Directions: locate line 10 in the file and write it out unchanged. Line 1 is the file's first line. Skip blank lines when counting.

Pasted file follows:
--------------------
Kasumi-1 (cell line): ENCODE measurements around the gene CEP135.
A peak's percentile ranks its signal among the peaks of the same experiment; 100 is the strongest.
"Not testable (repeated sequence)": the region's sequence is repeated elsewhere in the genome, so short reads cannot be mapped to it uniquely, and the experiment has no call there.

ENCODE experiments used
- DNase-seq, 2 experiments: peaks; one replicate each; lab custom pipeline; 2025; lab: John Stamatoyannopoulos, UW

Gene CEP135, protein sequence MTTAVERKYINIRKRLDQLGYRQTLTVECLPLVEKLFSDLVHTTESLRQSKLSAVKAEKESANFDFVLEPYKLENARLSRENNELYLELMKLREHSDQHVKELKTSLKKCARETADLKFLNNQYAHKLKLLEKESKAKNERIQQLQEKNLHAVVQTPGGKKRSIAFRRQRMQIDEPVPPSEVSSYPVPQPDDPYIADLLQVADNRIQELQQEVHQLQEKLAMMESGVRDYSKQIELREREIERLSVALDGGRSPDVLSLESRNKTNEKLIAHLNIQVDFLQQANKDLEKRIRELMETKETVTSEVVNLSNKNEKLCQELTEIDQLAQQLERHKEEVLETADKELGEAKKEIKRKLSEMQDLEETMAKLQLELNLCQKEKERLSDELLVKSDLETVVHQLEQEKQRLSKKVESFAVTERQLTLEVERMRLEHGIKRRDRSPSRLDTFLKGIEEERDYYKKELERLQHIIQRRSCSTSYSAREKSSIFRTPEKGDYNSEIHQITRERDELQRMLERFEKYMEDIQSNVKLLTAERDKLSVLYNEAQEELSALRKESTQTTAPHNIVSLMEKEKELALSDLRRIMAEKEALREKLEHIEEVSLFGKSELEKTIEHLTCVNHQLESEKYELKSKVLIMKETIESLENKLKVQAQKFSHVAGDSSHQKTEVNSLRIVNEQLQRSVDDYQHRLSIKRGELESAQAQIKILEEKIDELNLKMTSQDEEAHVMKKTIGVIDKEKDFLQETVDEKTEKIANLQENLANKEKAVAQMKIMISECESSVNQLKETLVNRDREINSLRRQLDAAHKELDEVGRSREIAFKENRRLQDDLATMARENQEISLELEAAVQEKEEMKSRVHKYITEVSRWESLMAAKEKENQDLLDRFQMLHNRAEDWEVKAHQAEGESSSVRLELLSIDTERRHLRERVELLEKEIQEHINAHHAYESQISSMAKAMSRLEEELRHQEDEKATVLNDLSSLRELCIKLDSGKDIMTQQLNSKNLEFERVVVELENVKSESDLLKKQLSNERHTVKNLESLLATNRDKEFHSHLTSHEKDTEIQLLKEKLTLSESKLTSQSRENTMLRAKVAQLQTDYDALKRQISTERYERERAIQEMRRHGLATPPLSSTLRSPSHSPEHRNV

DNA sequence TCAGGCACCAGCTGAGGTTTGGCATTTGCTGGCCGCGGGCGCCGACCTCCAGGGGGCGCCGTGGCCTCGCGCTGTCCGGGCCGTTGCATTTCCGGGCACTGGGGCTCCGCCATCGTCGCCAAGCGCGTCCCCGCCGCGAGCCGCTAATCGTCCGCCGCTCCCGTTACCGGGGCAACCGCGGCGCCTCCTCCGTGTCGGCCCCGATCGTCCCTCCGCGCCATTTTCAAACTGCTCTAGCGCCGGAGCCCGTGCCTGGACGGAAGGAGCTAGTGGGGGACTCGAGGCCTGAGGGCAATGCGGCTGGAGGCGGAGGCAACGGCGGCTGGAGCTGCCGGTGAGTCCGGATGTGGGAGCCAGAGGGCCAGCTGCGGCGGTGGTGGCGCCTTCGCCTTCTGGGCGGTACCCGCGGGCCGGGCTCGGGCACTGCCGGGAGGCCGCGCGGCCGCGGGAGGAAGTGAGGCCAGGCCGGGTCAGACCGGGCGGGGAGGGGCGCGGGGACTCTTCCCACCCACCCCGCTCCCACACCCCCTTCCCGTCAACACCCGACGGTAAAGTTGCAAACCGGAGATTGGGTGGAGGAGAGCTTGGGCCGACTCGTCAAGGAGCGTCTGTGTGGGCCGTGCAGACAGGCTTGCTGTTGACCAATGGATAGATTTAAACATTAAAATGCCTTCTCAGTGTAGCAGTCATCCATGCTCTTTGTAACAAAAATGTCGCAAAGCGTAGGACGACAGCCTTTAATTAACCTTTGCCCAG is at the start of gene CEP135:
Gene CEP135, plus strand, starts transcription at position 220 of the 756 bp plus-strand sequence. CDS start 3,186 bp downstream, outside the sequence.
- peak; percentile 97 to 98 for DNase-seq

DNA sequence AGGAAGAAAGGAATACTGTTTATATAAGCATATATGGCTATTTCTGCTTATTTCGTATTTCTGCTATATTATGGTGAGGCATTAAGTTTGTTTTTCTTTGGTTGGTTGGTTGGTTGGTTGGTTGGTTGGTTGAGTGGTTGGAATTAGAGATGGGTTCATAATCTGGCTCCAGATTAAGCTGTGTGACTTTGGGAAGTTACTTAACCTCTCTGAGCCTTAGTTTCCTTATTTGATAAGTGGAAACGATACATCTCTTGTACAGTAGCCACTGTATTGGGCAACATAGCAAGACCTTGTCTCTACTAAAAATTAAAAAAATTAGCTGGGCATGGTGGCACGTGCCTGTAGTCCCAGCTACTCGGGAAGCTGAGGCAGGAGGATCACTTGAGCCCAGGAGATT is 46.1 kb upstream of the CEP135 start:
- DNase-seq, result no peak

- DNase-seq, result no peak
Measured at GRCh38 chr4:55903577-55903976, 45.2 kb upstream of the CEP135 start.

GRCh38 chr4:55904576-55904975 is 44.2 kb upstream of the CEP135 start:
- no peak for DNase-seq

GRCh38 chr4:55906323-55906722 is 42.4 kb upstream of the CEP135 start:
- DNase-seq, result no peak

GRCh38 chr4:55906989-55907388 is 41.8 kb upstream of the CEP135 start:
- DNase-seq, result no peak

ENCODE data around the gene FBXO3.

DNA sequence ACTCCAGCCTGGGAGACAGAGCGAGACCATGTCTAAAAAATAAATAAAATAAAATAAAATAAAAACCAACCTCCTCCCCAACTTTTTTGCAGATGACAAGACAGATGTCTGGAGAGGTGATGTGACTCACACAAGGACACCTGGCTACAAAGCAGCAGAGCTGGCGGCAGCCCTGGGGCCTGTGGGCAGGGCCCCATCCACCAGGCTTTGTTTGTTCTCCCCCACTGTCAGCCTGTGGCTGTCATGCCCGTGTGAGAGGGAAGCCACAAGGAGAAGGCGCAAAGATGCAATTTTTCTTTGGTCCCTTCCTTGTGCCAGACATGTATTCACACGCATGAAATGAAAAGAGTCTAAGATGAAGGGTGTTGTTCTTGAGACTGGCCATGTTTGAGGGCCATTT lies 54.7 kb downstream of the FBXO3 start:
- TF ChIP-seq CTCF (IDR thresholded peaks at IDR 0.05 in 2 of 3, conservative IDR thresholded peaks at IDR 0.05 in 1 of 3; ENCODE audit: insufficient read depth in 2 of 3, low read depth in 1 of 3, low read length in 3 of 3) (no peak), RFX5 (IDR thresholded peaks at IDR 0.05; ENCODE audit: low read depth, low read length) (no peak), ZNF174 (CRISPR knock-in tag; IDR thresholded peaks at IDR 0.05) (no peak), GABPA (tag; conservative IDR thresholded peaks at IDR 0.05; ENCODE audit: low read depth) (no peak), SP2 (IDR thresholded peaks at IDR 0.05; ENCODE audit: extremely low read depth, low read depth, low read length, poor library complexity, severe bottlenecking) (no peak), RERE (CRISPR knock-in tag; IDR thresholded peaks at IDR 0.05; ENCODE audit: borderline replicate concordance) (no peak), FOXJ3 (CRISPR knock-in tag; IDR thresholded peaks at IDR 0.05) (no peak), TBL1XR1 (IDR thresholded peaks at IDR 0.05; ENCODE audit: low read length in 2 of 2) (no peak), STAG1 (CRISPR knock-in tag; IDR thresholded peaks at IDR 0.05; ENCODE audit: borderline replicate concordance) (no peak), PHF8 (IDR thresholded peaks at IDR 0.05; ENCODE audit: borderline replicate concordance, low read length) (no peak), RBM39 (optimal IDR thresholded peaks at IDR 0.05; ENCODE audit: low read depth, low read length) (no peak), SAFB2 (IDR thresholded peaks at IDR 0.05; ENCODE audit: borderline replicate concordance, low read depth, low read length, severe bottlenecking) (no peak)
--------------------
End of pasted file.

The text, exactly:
DNA sequence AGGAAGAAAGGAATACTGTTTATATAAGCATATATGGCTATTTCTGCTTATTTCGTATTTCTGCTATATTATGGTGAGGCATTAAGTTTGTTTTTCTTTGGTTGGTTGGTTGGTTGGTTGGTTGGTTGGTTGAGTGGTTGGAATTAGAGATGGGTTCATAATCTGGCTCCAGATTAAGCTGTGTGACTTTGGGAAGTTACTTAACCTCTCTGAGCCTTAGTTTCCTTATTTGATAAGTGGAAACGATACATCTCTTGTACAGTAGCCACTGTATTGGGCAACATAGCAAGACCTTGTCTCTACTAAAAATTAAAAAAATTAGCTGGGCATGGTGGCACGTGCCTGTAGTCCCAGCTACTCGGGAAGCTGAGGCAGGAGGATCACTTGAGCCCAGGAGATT is 46.1 kb upstream of the CEP135 start: